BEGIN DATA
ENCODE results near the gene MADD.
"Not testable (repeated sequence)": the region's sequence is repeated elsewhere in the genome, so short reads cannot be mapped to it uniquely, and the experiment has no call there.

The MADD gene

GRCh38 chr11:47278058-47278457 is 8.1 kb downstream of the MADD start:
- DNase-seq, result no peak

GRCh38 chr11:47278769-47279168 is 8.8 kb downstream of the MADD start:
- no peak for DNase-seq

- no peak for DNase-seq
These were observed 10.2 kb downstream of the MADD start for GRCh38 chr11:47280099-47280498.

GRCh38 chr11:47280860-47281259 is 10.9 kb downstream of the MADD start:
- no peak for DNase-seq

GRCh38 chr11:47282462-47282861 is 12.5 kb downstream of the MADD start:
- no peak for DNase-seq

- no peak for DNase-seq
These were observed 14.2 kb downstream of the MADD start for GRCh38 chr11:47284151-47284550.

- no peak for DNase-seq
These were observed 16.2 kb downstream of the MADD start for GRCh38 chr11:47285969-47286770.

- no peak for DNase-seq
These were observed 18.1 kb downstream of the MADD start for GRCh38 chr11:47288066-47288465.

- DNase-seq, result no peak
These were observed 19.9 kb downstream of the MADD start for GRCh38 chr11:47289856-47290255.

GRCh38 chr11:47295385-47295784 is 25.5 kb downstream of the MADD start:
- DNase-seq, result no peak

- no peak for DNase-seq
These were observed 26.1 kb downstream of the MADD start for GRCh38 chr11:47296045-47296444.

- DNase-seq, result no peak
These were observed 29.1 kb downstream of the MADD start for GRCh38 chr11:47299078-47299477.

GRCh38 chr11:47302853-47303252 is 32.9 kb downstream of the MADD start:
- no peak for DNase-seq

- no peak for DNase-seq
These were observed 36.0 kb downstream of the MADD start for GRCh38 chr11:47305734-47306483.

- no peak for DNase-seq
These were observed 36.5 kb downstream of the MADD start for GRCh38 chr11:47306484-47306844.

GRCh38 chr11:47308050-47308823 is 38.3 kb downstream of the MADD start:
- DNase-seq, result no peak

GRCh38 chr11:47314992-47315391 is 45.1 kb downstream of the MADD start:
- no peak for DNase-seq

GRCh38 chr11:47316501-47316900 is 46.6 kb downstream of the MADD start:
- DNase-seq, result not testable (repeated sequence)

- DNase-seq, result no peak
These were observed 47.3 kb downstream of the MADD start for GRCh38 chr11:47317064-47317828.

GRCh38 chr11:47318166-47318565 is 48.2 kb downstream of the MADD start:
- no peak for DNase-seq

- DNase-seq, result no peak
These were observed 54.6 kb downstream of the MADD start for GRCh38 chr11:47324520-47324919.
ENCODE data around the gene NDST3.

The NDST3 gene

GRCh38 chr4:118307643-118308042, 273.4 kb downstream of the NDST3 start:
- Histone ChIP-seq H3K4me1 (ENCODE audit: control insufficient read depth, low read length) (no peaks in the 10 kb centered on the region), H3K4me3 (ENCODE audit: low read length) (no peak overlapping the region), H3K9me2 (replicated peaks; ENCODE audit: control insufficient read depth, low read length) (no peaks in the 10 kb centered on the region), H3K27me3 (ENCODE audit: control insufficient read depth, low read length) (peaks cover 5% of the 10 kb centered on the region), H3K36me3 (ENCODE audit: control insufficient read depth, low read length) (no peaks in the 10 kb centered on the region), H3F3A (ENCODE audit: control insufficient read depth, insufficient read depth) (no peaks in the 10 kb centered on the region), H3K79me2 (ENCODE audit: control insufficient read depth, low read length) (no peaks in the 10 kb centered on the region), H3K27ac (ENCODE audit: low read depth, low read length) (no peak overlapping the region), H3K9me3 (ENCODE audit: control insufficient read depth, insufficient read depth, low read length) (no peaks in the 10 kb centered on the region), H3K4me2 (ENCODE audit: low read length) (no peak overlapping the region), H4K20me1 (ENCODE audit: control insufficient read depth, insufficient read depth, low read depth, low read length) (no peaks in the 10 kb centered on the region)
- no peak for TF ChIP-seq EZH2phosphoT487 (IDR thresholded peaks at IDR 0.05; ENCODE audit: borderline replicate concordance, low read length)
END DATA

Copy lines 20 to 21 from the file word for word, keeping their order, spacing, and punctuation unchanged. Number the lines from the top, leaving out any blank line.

- DNase-seq, result no peak
These were observed 19.9 kb downstream of the MADD start for GRCh38 chr11:47289856-47290255.